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OHRC and MERC letter to Solicitor General Jones about Ontario’s investment in corrections

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July 7, 2020

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Hon. Sylvia Jones
Ministry of the Solicitor General
18th Floor, George Drew Building
25 Grosvenor Street
Toronto, Ontario M7A 1Y6

Dear Solicitor General Jones:

Re: Ontario’s investment in corrections

In our last letter of November 26, 2019, the Ontario Human Rights Commission (OHRC) and the OPSEU Corrections Ministry-Employee Relations Committee (MERC) shared our joint Budget Submission to the Minister of Finance, which stressed the urgent need for funding to address pressing health and safety issues in Ontario’s correctional system. This submission was also presented to the Standing Committee on Finance and Economic Affairs during its pre-budget consultations in January 2020.

We are encouraged by the government’s recent announcement that more than $500 million will be invested in Ontario’s correctional system over the next five years. Having emphasized for years the need for sufficient resources to address challenges in Ontario’s corrections system, we are pleased with the government’s commitment to an investment of this scale.

Our hope is that this funding will go towards actions needed to ensure that Ontario’s correctional system is safe for and respects the rights of both prisoners and front-line staff across the province. These actions, which are set out our attached joint Budget Submission, include the need to:

  • Address overcrowding
  • Support front-line staff, including through proper recruitment and training
  • Ensure prisoners have access to health care and rehabilitation, including implementing the terms of the Jahn v MCSCS settlement and Ontario Human Rights Commission v Ontario order
  • Address the unique needs of Indigenous prisoners
  • Enhance oversight and accountability
  • Modernize correctional infrastructure and information management systems, including enabling the use of alternatives to segregation.

All of these actions, which were identified in consultation with the Canadian Mental Health Association, Elizabeth Fry Societies of Ontario, John Howard Society of Ontario, Registered Nurses of Ontario and Institute for Advancements in Mental Health (formerly the Schizophrenia Society of Ontario), are concrete, achievable and could transform the day-to-day lived reality of both prisoners and corrections staff.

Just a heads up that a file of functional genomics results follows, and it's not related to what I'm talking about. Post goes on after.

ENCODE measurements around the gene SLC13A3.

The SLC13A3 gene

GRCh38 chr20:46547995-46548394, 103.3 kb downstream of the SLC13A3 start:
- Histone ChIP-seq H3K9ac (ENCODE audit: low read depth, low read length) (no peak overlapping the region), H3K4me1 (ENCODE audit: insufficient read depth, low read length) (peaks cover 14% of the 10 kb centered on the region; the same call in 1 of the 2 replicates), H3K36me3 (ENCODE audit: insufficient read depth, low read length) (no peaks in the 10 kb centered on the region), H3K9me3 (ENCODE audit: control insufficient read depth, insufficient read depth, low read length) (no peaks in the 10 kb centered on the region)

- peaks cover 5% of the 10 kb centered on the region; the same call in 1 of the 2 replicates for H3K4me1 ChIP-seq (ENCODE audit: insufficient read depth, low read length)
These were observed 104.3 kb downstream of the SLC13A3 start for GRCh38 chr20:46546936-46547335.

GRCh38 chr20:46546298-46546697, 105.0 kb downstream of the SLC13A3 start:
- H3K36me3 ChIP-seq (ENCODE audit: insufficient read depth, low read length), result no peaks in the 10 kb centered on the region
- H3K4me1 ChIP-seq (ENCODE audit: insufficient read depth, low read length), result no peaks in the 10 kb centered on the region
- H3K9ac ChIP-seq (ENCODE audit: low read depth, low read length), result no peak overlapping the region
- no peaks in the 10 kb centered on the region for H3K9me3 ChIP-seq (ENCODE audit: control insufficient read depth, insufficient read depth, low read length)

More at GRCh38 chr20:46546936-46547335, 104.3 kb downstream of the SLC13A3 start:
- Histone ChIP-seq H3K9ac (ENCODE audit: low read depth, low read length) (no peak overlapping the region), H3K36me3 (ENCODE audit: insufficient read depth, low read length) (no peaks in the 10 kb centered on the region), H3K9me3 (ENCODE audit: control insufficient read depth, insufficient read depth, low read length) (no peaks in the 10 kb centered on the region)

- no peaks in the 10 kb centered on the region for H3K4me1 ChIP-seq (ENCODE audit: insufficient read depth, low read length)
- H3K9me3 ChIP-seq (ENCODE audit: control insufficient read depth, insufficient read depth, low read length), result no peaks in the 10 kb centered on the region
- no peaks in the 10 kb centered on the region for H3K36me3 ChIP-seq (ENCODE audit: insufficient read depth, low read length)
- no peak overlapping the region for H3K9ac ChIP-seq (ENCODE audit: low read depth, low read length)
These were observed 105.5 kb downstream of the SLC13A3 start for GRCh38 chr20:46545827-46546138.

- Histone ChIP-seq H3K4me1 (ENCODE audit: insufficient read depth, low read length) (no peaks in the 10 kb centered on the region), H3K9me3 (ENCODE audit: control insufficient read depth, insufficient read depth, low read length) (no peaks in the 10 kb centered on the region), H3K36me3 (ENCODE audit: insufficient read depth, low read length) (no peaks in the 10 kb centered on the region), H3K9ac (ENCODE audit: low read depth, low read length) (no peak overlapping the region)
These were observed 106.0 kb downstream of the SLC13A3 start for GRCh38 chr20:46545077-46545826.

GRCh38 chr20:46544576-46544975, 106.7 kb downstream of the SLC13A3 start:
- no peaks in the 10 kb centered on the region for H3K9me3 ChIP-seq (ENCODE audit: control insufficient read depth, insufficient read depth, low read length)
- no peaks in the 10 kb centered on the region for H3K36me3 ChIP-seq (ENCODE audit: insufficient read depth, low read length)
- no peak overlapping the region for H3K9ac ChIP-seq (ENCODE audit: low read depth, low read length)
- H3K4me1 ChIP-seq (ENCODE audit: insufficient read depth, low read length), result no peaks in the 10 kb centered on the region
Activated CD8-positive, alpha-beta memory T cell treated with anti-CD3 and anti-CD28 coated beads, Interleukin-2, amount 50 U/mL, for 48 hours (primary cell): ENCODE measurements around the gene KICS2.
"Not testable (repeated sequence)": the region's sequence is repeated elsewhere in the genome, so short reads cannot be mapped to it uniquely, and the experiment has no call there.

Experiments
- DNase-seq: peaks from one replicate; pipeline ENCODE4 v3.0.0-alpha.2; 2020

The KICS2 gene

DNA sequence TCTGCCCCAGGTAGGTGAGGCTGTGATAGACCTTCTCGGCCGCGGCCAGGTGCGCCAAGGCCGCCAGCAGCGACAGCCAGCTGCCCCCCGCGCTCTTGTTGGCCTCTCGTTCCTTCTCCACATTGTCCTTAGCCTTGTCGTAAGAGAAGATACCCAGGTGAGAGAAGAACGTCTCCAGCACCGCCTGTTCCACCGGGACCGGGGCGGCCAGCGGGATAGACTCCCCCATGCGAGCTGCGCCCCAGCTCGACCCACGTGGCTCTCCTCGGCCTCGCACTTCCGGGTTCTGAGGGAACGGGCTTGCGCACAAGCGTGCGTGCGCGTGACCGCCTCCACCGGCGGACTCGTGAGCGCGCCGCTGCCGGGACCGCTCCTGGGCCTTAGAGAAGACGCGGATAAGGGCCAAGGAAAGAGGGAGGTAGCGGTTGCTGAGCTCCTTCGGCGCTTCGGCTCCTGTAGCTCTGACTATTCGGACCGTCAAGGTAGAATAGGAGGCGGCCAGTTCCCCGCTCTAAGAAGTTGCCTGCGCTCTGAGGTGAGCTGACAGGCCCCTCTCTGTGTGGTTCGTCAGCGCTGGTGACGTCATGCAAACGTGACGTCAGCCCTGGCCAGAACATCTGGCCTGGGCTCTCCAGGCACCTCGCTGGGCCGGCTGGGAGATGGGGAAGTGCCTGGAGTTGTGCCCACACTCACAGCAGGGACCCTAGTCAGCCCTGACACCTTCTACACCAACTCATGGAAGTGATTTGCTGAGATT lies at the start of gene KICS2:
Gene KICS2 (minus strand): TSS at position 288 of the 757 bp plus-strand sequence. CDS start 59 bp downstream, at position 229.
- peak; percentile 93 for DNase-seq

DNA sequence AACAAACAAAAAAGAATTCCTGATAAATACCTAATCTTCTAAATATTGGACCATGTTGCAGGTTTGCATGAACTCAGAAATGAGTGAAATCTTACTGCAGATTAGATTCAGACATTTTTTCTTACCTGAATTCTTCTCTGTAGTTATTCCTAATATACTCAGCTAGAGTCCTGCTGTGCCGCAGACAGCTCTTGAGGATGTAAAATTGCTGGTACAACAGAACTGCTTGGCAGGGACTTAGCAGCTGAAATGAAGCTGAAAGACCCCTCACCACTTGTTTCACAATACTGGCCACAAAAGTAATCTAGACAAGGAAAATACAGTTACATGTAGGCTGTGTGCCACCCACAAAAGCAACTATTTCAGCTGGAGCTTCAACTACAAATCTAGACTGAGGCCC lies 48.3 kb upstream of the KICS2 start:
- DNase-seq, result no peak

In particular, we would like to emphasize the importance of aiming this investment at preventing overcrowding. In recent years, extreme overcrowding has presented one of most serious issues in corrections, causing significant harm to the health and safety of prisoners and staff. We now know that addressing overcrowding is indeed achievable, as shown by the government’s successful and commendable action to decrease the custodial population in response to COVID-19. As we move forward, all efforts should be made to ensure that custody is only used as a last resort, that the number of people in Ontario’s corrections system stays at a manageable level, and that the system never again experiences the crisis-inducing levels of overcrowding that occurred prior to COVID-19.

We are eager to learn more about the changes that will come from the government’s investment, and would be happy to meet with you to provide our input on how the funding could be most effectively allocated.

Again, the OHRC and MERC are encouraged by the government’s announcement, and urge you to allocate this investment in a way that directly improves the on-the-ground conditions prisoners and front-line staff face every day in Ontario.


Chris Jackel
Ministry-Employee Relations Committee Corrections, OPSEU

Raj Dhir
Executive Director and Chief Legal Counsel
Ontario Human Rights Commission

cc:      Hon. Doug Downey, Attorney General
          Canadian Mental Health Association-Ontario
          Council of Elizabeth Fry Societies of Ontario
          John Howard Society of Ontario
          Registered Nurses Association of Ontario
          Institute for Advancements in Mental Health
         Violetta Igneski, OHRC Commissioner
         Jewel Amoah, OHRC Commissioner